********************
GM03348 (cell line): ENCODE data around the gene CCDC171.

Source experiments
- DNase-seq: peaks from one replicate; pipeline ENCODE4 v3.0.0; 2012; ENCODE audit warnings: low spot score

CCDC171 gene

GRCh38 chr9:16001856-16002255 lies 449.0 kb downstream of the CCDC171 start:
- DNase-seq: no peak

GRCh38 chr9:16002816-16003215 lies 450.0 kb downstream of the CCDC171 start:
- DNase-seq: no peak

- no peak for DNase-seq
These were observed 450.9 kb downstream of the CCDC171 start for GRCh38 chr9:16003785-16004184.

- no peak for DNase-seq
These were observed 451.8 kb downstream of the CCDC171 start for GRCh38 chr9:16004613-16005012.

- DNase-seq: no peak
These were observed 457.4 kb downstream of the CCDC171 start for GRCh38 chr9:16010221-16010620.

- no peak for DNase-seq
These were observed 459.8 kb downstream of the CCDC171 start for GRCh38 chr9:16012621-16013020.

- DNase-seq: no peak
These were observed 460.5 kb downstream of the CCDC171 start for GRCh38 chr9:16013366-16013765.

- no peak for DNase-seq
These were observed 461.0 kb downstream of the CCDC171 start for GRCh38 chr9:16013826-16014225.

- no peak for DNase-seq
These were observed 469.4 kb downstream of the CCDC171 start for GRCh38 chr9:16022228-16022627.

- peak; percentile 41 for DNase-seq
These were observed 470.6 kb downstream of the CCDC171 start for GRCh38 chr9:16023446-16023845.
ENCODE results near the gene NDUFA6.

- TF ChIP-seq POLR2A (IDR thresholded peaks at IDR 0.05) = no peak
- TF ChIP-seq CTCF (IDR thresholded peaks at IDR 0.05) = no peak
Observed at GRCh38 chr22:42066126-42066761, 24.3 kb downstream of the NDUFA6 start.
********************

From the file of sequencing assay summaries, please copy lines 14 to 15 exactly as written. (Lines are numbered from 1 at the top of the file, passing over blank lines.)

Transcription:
These were observed 457.4 kb downstream of the CCDC171 start for GRCh38 chr9:16010221-16010620.

- no peak for DNase-seq